19 Feb 2024

Walk Free urges Germany and EU states to stop human rights abuses in supply chains

Walk Free is calling on Germany and all EU member states to support the Corporate Sustainability Due Diligence Directive (CSDDD) to prevent modern slavery, and drive respect for human rights and better environmental practices.

Photo Credit: Dušan Cvetanović via Pexels.

No business should profit from modern slavery. We need laws to increase corporate accountability by driving responsible business practices.   

The CSDDD is world-leading and ensures large companies shoulder some responsibility for human rights abuses perpetrated in the making of their products. 

It would direct EU member states to enact legislation requiring businesses of a certain size to conduct human rights and environmental due diligence and report on their efforts. 

It’s been under negotiation for the past two years and a groundbreaking agreement was reached in December 2023.  

It is now at risk. Germany and other EU member states are signalling their plans to abstain. Without their support, the Directive will be at real risk of failure. 

And failure means forced labour and other human rights abuses remain an unacceptably low-risk activity for business leaders without a conscience.  It also creates an uneven playing field for those businesses who are committed to doing the right thing.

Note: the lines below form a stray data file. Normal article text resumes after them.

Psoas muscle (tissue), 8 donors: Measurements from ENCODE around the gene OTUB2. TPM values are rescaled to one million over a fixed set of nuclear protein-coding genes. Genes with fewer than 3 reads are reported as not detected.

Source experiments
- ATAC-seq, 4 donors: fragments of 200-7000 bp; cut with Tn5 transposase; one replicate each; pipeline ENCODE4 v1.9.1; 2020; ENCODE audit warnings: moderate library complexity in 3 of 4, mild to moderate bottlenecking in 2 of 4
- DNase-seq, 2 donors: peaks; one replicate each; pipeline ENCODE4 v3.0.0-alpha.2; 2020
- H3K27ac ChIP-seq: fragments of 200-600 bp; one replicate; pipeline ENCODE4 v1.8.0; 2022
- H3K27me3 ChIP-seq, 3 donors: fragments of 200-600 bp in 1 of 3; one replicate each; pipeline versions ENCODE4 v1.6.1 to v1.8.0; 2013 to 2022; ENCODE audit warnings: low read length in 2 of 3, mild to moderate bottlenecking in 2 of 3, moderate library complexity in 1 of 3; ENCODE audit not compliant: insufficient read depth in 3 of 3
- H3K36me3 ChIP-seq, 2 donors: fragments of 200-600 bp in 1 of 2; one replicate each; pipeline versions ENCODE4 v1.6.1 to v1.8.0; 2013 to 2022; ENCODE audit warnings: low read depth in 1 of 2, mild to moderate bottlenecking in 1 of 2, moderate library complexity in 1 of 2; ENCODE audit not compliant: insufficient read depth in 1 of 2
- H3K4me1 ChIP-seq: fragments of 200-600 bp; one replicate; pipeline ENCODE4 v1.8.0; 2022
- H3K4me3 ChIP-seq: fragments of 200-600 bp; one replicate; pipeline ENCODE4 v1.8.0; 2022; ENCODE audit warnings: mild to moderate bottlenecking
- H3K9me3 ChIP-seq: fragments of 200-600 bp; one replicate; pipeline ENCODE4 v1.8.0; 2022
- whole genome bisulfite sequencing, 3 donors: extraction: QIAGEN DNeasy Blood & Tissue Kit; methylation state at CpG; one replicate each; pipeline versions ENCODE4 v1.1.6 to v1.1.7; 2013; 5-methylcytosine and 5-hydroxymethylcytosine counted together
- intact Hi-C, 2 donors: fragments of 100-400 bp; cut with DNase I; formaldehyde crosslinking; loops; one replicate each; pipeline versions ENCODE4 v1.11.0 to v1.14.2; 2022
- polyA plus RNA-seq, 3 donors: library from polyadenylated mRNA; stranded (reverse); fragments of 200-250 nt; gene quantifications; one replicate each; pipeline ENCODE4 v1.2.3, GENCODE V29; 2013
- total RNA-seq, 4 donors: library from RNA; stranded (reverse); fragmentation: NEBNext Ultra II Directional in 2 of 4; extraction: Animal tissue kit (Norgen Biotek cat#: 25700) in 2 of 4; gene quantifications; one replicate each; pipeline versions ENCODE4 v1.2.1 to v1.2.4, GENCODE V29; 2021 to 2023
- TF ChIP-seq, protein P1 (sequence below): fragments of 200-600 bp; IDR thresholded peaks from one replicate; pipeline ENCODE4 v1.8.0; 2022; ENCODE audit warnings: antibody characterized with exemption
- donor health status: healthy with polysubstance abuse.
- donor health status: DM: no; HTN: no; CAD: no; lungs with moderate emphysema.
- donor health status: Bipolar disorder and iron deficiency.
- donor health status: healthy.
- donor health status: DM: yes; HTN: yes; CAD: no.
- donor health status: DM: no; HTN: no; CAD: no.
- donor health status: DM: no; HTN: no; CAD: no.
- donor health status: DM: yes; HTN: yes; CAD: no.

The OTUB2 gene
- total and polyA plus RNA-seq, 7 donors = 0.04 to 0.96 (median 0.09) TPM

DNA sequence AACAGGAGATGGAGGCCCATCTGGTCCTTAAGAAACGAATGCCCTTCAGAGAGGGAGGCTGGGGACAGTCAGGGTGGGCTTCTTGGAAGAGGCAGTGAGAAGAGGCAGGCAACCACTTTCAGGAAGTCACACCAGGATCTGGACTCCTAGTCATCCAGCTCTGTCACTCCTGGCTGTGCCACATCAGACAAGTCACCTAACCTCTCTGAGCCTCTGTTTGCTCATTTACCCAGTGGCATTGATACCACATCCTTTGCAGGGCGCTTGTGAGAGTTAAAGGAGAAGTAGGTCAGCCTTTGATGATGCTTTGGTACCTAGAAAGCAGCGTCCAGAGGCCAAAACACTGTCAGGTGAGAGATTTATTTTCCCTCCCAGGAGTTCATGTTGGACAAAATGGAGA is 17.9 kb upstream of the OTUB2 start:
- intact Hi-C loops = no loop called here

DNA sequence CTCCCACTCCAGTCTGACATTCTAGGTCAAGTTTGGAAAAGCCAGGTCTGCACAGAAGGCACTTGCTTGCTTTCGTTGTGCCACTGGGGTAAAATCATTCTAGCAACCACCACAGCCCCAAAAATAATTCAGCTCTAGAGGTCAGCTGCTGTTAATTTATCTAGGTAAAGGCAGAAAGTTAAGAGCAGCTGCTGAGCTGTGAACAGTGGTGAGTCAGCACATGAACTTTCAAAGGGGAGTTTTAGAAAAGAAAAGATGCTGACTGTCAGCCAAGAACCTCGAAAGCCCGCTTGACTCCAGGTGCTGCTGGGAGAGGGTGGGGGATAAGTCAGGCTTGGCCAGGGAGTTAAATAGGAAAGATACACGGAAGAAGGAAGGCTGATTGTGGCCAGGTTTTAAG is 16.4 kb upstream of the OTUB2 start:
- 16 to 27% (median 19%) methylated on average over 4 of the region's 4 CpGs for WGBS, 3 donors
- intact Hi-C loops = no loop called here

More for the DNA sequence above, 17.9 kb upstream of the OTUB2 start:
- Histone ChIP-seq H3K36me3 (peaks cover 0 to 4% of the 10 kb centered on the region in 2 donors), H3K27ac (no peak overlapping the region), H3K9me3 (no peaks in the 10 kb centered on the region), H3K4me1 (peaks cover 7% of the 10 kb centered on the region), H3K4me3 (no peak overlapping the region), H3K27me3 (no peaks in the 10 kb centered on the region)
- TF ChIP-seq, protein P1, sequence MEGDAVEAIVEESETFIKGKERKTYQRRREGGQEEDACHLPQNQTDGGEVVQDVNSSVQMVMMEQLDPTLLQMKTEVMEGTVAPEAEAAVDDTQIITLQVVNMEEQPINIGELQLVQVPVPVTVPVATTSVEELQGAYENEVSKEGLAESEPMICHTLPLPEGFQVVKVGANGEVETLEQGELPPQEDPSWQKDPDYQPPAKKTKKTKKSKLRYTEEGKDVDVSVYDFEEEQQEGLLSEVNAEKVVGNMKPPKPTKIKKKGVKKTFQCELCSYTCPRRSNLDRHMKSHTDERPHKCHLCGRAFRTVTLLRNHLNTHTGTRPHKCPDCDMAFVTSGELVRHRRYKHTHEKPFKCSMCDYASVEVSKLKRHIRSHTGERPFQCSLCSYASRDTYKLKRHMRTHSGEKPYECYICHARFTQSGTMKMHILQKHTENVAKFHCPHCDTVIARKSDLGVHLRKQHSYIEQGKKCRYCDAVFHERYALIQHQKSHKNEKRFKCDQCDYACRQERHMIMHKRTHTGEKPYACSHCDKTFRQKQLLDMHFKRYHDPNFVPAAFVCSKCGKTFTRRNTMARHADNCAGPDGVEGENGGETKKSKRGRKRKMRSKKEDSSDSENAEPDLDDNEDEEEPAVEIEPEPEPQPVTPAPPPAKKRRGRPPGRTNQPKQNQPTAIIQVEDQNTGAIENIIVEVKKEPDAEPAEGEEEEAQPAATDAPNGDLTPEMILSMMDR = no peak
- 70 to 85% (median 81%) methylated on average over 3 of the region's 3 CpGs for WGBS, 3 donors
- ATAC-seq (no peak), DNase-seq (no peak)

“We need strong laws to drive better business practices and protect the most vulnerable. This is particularly important against the backdrop of increased vulnerability arising from conflict, economic crises and climate change,” Founding Director of Walk Free Grace Forrest said.

“The Corporate Sustainability Due Diligence Directive will require businesses to be transparent and accountable for managing the human rights and environmental risks in their supply chains. The Directive is critical to create a level playing field and to ensure businesses are held to the same standard across the EU.”

The EU’s CSDDD legislation is not perfect, and involved a lot of compromise to get it where it is today. Nevertheless, it should be a beacon of hope for those living in modern slavery, and a model for the rest of the world to follow. 

We urge Germany and all EU member states to vote in its favour at the earliest opportunity.